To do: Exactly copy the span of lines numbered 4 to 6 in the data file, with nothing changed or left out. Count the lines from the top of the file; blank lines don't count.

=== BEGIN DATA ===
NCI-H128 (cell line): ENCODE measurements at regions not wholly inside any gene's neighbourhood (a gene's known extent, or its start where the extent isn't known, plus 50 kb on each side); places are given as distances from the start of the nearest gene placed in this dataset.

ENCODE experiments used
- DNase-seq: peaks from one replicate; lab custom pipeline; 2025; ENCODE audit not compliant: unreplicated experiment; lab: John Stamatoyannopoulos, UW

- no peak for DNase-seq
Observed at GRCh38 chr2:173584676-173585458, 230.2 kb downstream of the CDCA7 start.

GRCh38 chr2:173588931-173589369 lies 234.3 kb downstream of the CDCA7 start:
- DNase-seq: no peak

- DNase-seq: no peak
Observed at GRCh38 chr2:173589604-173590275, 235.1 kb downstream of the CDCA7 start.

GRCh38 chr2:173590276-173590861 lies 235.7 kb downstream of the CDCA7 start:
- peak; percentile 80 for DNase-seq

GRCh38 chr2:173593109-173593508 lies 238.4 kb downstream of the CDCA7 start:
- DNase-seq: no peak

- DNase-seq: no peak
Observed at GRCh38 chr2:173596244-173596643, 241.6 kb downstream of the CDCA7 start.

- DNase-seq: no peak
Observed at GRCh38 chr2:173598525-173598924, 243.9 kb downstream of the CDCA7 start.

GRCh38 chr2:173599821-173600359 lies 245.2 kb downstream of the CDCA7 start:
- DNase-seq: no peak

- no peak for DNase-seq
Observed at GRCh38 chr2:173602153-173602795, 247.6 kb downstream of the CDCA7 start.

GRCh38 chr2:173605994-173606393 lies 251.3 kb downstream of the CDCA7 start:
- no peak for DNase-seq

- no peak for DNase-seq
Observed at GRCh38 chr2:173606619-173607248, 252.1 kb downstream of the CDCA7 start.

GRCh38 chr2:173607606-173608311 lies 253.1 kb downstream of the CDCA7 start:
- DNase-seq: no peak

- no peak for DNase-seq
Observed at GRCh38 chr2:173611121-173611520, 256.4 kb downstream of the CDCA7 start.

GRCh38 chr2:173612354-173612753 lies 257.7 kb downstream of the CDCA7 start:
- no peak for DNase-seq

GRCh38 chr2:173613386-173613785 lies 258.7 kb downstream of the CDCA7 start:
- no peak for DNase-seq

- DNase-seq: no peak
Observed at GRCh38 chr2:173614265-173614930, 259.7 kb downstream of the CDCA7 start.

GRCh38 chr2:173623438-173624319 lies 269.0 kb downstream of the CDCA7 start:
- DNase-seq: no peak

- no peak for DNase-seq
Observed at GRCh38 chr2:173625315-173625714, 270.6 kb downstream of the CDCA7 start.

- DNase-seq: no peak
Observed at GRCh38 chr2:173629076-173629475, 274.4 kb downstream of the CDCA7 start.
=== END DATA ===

- no peak for DNase-seq
Observed at GRCh38 chr2:173584676-173585458, 230.2 kb downstream of the CDCA7 start.

GRCh38 chr2:173588931-173589369 lies 234.3 kb downstream of the CDCA7 start: